Josh Stieber is a conscientious objector and Iraq War Veteran, serving from with the Bravo Company 2-16 in 2007 for a 14-month tour. Stieber joined the army based on the influence of his family, school and church. The promise of spreading democracy and freedom throughout the world resonated with Stieber. Soon after boot camp began he realized a conflict between his motivations and the ideology of the military. On his departure from military service, Stieber has shared his story widely – including this four part interview with the Real News Network.
I WENT DOWN TO THE MARKET
WHERE ALL THE WOMEN SHOP
I PULLED OUT MY MACHETE
AND I BEGAN TO CHOP
I WENT DOWN TO THE PARK
WHERE ALL THE CHILDREN PLAY
I PULLED OUT MY MACHINE GUN
AND I BEGAN TO SPRAY
In a 2010 interview with Slate, Stieber reflects on the process of psychological training he underwent during bootcamp.
Honestly, at the time I didn’t realize how psychologically influential that kind of thing is, either. You know, they do it in kind of a discreet way; we would march and sing one song and it would be perfectly harmless, and then the next song would be about killing women and children. So you mix it up back and forth and I guess you don’t really realize the implications. But later on when you’re in action, I think it does play a role.
Training was very desensitizing. We screamed slogans like, “Kill them all, let God sort them out.” We watched videos with bombs being dropped on Middle Eastern villages with rock and roll music in the background. People really started to celebrate death and destruction, and that definitely didn’t match up to what I’d expected.
In “An Open Letter of Reconciliation and Responsibility to the Iraqi People”, Stieber and fellow solider Ethan McCord reach out to the women and children they were trained to kill.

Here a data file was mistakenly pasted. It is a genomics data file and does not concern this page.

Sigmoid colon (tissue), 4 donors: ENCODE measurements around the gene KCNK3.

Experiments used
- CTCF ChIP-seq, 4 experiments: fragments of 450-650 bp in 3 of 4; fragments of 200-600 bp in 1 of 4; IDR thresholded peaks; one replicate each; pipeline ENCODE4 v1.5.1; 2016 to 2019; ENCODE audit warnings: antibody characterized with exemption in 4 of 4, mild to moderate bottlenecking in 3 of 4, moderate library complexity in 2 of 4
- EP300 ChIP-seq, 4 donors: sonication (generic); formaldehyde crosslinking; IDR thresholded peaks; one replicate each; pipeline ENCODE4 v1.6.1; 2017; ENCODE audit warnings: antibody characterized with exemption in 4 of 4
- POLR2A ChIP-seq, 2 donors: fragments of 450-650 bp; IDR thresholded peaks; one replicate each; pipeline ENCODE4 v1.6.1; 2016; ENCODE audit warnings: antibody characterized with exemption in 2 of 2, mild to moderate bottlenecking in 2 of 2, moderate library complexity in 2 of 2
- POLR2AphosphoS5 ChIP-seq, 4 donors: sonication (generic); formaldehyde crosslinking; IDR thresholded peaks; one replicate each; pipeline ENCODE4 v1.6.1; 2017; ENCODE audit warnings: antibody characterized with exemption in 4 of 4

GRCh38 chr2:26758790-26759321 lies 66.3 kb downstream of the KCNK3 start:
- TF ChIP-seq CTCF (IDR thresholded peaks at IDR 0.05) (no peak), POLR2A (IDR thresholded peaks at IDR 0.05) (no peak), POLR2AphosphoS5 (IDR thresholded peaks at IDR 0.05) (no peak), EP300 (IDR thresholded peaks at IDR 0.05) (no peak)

We acknowledge our part in the deaths and injuries of your loved ones as we tell Americans what we were trained to do and what we carried out in the name of “god and country”. The soldier in the video said that your husband shouldn’t have brought your children to battle, but we are acknowledging our responsibility for bringing the battle to your neighborhood, and to your family. We did unto you what we would not want done to us.
Stieber recounts a key incident in his evolution from hawk to dove. “One of the first key milestones” of his 14-month campaign was an eventual move into the “poor, industrial part of town.”
After reassignment due to refusal to fire his weapon, Stieber gained access to the selective negotiation strategy of the U.S. military, and saw firsthand the results diplomacy.
Despite the “blessing” of U.S. war efforts by military chaplains and his own spiritual mentors advising him the “end justifies the means,” Stieber eventually connected with the teachings found in the life of Jesus to help clarify the confusion he experienced during his tour of duty.